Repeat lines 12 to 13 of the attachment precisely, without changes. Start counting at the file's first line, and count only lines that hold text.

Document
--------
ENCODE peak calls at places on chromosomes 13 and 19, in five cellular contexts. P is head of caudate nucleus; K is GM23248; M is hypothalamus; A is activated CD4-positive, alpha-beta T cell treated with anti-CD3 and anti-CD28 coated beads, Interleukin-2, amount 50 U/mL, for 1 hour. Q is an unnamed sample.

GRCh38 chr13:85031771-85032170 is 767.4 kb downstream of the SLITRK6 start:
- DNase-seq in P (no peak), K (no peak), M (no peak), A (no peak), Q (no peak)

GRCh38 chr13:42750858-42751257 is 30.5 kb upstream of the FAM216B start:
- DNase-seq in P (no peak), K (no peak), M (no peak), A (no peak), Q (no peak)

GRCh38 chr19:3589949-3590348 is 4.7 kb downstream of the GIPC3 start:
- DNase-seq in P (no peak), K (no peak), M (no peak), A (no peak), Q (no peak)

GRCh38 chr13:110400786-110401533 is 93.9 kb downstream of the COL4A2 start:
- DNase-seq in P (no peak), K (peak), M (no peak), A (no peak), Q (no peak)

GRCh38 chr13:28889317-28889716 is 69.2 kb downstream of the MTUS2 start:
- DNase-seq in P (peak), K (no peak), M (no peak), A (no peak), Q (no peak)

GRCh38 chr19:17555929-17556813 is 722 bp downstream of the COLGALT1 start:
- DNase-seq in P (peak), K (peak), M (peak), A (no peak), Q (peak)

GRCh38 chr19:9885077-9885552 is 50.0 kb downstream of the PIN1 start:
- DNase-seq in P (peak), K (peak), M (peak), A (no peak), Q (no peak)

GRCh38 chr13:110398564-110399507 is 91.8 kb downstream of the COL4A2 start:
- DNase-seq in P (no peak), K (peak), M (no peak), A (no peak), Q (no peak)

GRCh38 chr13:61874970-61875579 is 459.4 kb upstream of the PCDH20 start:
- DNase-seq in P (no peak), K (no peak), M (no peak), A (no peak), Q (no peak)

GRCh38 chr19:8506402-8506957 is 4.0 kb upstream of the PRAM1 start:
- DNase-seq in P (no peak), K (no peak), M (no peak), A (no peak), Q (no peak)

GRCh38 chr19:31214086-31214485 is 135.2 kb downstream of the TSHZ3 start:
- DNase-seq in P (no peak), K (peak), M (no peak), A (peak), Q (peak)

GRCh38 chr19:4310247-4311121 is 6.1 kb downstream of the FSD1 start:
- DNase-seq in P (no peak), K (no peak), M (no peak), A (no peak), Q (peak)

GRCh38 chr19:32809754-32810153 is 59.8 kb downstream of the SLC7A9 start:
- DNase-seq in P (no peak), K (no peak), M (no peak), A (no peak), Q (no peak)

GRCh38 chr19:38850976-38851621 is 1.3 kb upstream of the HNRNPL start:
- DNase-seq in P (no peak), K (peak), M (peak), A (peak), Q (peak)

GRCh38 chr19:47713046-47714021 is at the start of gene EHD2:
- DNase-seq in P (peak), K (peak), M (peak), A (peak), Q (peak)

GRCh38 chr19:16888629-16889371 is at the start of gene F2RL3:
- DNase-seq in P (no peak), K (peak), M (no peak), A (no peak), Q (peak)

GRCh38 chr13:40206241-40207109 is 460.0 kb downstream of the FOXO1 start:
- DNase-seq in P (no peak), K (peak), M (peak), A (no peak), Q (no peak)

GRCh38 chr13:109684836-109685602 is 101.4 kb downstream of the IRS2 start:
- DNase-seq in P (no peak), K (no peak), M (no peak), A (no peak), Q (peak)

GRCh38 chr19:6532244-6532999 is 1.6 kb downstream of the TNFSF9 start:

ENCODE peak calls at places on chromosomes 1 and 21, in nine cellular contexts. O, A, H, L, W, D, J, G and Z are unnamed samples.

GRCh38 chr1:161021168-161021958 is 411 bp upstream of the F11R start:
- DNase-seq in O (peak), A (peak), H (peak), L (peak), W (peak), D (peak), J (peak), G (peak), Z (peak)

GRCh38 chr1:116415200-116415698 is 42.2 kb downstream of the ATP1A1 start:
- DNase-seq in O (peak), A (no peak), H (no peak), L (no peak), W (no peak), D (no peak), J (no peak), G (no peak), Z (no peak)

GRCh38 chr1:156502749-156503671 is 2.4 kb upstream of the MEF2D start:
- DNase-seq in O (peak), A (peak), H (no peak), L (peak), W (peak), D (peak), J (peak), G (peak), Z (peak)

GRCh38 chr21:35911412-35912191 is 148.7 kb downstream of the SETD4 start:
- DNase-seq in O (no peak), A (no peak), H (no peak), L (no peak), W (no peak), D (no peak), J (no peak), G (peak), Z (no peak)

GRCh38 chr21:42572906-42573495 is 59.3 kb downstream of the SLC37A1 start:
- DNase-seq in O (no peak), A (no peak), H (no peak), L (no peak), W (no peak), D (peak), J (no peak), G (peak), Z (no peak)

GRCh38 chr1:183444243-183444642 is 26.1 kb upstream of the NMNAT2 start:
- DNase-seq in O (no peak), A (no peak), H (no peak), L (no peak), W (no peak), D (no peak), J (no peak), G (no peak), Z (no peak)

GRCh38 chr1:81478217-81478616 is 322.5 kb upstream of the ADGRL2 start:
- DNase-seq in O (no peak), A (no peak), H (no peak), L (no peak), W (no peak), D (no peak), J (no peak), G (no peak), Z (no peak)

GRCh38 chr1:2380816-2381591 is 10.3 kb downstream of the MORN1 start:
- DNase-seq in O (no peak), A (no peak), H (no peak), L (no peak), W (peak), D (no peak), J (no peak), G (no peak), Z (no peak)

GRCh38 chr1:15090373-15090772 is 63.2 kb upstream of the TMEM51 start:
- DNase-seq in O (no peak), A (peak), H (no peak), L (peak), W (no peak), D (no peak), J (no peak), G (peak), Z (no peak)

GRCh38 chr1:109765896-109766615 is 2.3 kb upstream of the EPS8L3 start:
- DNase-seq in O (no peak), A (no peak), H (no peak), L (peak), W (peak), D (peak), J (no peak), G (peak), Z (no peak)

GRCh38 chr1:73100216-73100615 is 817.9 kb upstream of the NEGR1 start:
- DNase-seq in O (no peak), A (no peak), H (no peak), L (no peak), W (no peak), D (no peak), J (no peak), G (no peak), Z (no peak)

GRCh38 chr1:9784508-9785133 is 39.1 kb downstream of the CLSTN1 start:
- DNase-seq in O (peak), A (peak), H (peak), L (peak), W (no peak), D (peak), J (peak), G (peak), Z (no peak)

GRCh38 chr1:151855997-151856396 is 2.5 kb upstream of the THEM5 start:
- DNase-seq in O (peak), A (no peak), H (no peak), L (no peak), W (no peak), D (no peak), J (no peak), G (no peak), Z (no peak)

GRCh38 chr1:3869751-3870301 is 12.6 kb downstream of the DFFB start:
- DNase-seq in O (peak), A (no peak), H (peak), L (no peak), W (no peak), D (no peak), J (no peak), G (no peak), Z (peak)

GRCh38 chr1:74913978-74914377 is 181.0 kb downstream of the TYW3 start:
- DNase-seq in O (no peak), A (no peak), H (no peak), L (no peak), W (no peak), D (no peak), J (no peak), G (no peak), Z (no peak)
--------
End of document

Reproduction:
GRCh38 chr19:17555929-17556813 is 722 bp downstream of the COLGALT1 start:
- DNase-seq in P (peak), K (peak), M (peak), A (no peak), Q (peak)